French Franc Naustalgia

Well I’ve been reading about the Germans, the Italians, now apparently it is the turn of the French to feel naustalgic:

Three out of five French people miss their old currency, replaced by the euro in 2002, a survey for Valeurs Actuelles magazine showed on Wednesday. In February 2002 that figure was just 39 percent.

While the rising tide of nostalgia seemed to chime with French voters’ rejection last month of theEuropean Union constitution, a breakdown showed longing for the franc was widespread even among those who support the EU project.

I like that bit, “longing was widespread even among those who support the EU project”. This highlights the fact that it is perfectly consistent to feel pro EU and yet not want the common currency. Out of the wardrobe everyone.

Update: The Financial Times this morning also mentions the emergence of Philippe de Villiers, the leader of the nationalist Movement for France, as the champion of a referendum in France on continued use of the euro. According to the FT de Villiers, who is a leading anti-constitution campaigner, said a debate about Europe’s single currency was already under way in Germany, the Netherlands and Italy but had not properly started in France. ?Everybody notes today that the adoption of the euro was a technical success but its economic, political, and human toll is incontestable,?. Now much of the recent ‘ referendum euro’ talk comes from those who would predictably say what they are saying. They are normally not people with any special knowledge of the economics behind it, and I think no great significance should be attached, except the fact that these kind of comments are becoming commonplace, where they weren’t before. My guess is that debate about the euro will increase with time.

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About Edward Hugh

Edward 'the bonobo is a Catalan economist of British extraction. After being born, brought-up and educated in the United Kingdom, Edward subsequently settled in Barcelona where he has now lived for over 15 years. As a consequence Edward considers himself to be "Catalan by adoption". He has also to some extent been "adopted by Catalonia", since throughout the current economic crisis he has been a constant voice on TV, radio and in the press arguing in favor of the need for some kind of internal devaluation if Spain wants to stay inside the Euro. By inclination he is a macro economist, but his obsession with trying to understand the economic impact of demographic changes has often taken him far from home, off and away from the more tranquil and placid pastures of the dismal science, into the bracken and thicket of demography, anthropology, biology, sociology and systems theory. All of which has lead him to ask himself whether Thomas Wolfe was not in fact right when he asserted that the fact of the matter is "you can never go home again".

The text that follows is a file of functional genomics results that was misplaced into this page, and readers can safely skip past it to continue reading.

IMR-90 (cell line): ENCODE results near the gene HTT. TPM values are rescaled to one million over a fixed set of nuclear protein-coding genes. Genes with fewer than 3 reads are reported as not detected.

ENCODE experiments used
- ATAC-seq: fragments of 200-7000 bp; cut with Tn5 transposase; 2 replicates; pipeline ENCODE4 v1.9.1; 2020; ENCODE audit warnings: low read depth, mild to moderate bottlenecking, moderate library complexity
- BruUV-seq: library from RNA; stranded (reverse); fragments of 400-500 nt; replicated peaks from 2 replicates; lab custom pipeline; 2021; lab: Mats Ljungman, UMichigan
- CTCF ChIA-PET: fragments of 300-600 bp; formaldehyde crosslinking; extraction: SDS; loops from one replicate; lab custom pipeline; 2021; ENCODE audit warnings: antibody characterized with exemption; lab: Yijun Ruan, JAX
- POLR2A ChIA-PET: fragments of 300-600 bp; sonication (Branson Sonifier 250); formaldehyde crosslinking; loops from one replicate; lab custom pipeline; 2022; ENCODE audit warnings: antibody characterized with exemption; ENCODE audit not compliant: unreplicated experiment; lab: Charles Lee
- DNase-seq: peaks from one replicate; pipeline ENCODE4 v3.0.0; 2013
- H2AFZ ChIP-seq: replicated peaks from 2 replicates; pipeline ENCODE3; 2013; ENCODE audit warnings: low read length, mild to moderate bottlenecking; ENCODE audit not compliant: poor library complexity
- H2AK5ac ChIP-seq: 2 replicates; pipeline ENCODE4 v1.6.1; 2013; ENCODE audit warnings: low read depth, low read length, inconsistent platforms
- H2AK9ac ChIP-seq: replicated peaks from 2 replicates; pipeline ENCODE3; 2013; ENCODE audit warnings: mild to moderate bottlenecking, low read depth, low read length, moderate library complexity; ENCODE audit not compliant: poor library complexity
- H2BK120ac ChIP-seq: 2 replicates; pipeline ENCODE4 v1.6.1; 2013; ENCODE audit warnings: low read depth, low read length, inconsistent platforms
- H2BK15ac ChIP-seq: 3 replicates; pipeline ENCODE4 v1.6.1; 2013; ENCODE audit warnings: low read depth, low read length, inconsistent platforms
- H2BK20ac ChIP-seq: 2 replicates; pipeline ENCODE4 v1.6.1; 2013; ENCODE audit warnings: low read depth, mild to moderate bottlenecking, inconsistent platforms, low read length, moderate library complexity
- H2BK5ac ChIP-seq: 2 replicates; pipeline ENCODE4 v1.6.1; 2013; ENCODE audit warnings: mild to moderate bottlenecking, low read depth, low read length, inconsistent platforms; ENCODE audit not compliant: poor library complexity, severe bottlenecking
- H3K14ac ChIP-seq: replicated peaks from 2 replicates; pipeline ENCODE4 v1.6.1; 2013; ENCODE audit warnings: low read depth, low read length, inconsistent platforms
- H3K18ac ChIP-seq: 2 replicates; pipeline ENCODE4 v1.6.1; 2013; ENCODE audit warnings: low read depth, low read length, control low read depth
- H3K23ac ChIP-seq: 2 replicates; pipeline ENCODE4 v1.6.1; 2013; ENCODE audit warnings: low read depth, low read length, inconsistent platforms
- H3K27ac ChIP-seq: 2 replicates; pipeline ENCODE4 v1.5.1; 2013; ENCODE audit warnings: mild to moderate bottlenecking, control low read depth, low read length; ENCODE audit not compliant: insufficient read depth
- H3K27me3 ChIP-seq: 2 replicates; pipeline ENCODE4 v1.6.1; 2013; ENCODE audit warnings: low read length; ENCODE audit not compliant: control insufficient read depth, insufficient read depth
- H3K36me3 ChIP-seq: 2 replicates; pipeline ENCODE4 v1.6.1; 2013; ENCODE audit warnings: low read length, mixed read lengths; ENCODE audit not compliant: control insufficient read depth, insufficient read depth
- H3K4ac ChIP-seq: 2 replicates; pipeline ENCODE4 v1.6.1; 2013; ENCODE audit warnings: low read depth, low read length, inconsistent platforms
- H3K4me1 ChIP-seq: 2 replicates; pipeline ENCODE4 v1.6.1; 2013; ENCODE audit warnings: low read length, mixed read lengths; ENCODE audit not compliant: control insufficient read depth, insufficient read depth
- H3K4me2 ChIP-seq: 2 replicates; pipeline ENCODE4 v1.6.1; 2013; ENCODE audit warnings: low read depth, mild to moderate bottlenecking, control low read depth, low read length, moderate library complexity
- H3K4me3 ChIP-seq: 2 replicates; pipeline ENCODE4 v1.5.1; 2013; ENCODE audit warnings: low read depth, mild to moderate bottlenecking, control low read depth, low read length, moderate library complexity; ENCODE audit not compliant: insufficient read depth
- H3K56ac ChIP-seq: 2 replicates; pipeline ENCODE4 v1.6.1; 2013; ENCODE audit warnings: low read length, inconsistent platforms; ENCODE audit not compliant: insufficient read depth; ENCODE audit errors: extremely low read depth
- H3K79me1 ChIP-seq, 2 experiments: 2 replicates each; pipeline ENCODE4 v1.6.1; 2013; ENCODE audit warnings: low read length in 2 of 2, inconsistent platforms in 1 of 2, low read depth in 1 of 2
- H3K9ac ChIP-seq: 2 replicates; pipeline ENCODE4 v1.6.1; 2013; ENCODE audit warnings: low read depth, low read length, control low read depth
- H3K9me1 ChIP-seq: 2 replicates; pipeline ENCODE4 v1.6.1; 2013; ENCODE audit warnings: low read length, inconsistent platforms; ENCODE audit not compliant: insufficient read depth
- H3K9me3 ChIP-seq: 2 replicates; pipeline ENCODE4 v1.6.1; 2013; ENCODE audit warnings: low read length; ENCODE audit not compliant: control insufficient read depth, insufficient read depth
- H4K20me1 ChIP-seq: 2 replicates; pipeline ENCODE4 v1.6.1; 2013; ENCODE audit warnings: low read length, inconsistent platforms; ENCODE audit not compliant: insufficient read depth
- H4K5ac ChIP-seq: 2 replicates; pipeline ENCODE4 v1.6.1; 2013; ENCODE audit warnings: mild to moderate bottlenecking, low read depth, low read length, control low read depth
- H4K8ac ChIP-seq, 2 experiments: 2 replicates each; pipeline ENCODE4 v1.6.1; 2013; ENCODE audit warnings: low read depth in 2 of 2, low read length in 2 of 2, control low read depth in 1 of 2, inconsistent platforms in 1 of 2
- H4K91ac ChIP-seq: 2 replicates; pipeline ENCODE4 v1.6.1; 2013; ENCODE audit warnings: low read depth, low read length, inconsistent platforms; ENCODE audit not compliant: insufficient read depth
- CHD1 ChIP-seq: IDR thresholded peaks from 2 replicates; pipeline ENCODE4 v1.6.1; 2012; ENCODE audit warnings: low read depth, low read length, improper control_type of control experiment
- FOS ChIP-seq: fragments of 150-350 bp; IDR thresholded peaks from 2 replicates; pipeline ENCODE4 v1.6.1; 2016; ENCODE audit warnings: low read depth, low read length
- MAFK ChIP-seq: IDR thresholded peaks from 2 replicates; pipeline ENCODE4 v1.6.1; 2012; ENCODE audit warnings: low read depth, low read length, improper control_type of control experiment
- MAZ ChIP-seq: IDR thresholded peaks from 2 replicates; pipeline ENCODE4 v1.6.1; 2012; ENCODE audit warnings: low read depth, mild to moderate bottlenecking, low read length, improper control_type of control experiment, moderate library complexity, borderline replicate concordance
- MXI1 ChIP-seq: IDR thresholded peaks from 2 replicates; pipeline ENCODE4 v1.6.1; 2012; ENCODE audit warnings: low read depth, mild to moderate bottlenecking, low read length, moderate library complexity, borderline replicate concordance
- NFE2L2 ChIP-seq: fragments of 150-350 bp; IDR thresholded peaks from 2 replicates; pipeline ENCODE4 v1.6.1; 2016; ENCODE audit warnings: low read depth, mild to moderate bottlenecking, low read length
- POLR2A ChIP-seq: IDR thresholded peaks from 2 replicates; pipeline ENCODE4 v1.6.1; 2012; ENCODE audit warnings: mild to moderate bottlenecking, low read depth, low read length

3 thoughts on “French Franc Naustalgia

  1. Why is desire for a national currency characterised and devalued as “nostalgia”? It’s a plausible policy option for France today – look at the Pound. Maybe another example of the insider tendency to see opposition to EU policies as irrational or sentimental.

  2. “Why is desire for a national currency characterised and devalued as “nostalgia”?”

    Just journalese I guess, and bad journalese at that.I’m probably as guilty as the rest here. However I think it is relevant to distinguish between those who don’t like the euro because they have never learnt to use it (those looking backwards) and those who are now critical since they don’t see how it can work (looking forwards). Euro ‘critics’, like constitution critics are likely to hold a very mixed bag of opinions.

    My objections are purely technical. Look eg at Spain’s ballooning deficit announced yesterday. What, under the euro, can be done about this? There is no obvious answer. Questions, only questions.

    Now, as to whether leaving is a plausible policy option for France, I don’t know. It is not the same as saying the UK is out, since they were never in. I think any folding of the euro would have large financial global consequences, ones which none of us want. So I don’t think this is a credible option for France now.

    I think the euro may well unwind in stages. The most likely, IMHO, is that the 4 Mediterranean states are forced to leave at some stage. The reduced group might then be more viable, for more time. This would leave France IN.

  3. My objections are purely technical. Look eg at Spain’s ballooning deficit announced yesterday.

    If real interest rates in Spain are negative, isn’t it rational that the government goes into debt?

    I think the euro may well unwind in stages. The most likely, IMHO, is that the 4 Mediterranean states are forced to leave at some stage.

    IMHO you underestimate the psychological impact coupled with the unpopularity of the currency. The question will not be why they had to leave, but why they are allowed to have their own currency.

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